Friday, May 27, 2016

Why Bible study is important for liberal Quakers (and for me)


Many liberal Quakers don't like the Bible or see much value in studying it. Friends Journal recently published a scathing condemnation of the Bible by a member of our Meeting named Peter, who argued that the Bible is not suitable reading for children:
 I have been dismissive of the Bible in the past for any age group. I saw no value in stories that I never for a moment believed came from the mouth of God or thought should be taken literally. They’re absurd; they contradict themselves; they are from a different time and culture and offer practices that are obsolescent.
Of course, many in meeting would agree with me but still believe in the truth of the Bible. I’m not arguing with them; there is wisdom embedded in these stories. I see that now. Whatever one may learn from the Bible, however, takes a level of maturity and experience that our children—by very definition of being children—are incapable of understanding. They are not equipped to deal with symbolism and nuance. The Bible is not a blunt instrument, though it seems the majority of people who accept it on face value use it as one.
My own experience with the Bible has been very different from Peter's. For many years, I helped my wife Kathleen Ross, a Methodist pastor, teach Bible stories to kids in a way that emphasized values like love, peace, and justice. We didn't use a sledgehammer to teach the Bible, nor did we demand that kids take it literally. We tried to show by our example that God is love, and the Bible is God's love letter to humanity.

As I taught these mostly unchurched kids, I was keenly aware that most of them had been brainwashed by video games and a culture that glorifies the myth of redemptive violence, as shown in countless Hollywood films. Our capitalist culture has also taught them that greed and competitiveness are good. What Kathleen and I taught using the Bible was counter-cultural. 

Stories are the primary way that kids (and many adults) learn moral values. Developmentally, children are for the most part not not capable of abstract reasoning. That's why Hollywood plays such an important role in shaping the minds and hearts of children. And that's why myths were so important to the Greeks, and to indigenous peoples, and are still studied today as a source of wisdom.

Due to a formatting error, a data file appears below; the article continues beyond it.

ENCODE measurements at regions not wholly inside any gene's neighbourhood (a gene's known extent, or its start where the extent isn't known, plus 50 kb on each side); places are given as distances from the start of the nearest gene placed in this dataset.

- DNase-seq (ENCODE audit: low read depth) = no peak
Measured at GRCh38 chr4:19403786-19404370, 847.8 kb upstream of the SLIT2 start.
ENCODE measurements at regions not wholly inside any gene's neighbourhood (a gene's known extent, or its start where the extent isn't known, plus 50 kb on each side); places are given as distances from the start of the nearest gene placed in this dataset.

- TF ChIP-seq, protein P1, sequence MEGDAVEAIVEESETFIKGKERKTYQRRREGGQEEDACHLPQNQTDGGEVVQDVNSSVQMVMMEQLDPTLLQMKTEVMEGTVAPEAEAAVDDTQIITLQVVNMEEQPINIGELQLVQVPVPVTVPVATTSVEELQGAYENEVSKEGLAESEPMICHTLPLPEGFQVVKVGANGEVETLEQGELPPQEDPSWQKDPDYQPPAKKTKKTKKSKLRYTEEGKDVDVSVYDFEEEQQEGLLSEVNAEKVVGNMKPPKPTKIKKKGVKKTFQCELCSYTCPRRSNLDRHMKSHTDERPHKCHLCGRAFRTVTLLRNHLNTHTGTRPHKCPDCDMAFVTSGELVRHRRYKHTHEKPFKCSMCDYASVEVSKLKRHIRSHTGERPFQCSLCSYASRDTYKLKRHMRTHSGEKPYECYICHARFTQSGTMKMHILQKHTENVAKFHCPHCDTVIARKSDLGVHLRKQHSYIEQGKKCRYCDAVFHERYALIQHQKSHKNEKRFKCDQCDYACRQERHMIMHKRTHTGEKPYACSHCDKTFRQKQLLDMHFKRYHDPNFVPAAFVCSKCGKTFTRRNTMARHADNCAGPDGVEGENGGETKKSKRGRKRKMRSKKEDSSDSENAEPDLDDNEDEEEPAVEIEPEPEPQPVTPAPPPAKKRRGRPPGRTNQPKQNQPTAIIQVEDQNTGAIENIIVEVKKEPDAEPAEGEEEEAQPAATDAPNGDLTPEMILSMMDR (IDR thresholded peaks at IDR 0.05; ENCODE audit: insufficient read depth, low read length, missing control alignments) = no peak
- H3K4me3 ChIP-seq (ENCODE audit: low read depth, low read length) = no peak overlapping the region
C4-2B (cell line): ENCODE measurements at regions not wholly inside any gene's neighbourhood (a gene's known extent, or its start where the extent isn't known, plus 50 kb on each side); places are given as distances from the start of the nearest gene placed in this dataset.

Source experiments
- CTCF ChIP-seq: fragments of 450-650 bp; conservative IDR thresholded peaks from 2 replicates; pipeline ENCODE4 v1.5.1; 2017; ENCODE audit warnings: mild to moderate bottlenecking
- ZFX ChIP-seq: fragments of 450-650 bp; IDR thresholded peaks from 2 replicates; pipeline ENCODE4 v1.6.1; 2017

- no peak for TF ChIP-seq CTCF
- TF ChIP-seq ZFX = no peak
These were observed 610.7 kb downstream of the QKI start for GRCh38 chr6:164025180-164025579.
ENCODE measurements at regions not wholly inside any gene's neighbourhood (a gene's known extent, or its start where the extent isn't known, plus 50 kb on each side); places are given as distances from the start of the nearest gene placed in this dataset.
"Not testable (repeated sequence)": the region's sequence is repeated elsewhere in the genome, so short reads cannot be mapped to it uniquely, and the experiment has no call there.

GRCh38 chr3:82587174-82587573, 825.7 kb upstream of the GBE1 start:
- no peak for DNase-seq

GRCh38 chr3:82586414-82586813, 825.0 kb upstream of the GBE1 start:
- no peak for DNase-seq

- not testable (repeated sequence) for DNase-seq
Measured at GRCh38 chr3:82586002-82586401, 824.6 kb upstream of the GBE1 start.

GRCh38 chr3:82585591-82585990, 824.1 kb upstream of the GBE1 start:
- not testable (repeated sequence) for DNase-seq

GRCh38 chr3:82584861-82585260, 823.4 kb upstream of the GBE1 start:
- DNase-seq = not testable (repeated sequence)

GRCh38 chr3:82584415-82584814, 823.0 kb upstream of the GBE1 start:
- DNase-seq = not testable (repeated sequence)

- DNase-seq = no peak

Unlike these myths, however, Bible stories are a living sacred tradition that has an enormous influence on how people think and behave today. Nearly one third of the world's people (2.2 billion people) are professed Christians who see the Bible as a sacred text. Most see it as authoritative, as the "Word of God," an essential guide when making moral choices. There are over 1.6 billion Muslims in the world for whom the Bible narratives about Moses, Abraham and Jesus are sacred texts (albeit told in a revised form in the Quran). There are also 14 million Jews in the world for whom the Torah is a source of their identity and moral values, whether or not they believe in God.  For this, if for no other reason, the stories of the Bible need to be taken seriously. 

For early Quakers, as for most Protestants, the Bible was essential reading. It is virtually impossible to understand early Quaker writings without knowing the Bible since the Bible is quoted constantly.

I agree with Peter that the Bible has sometimes been used as a blunt instrument, both figuratively and literally. In fact, George Fox
was once beaten up with a heavy, brass-bound Bible for preaching a message that his listeners didn't like. I believe it is important to know Scriptures so we can speak to those who interpret it in ways that are violent and hurtful. That's why I wrote "A Quaker Perspective on the Qur'an and the Bible" which was published in Quaker Theology (see I wanted to show how these Scriptures can be read from a Quaker perspective. But I also wanted to show that certain passages in Scripture have been used to justify violence. If we want to work for peace and justice, we need to explore and understand how the Bible has been used for both good and bad purposes, to bless war and violence, and also to oppose it.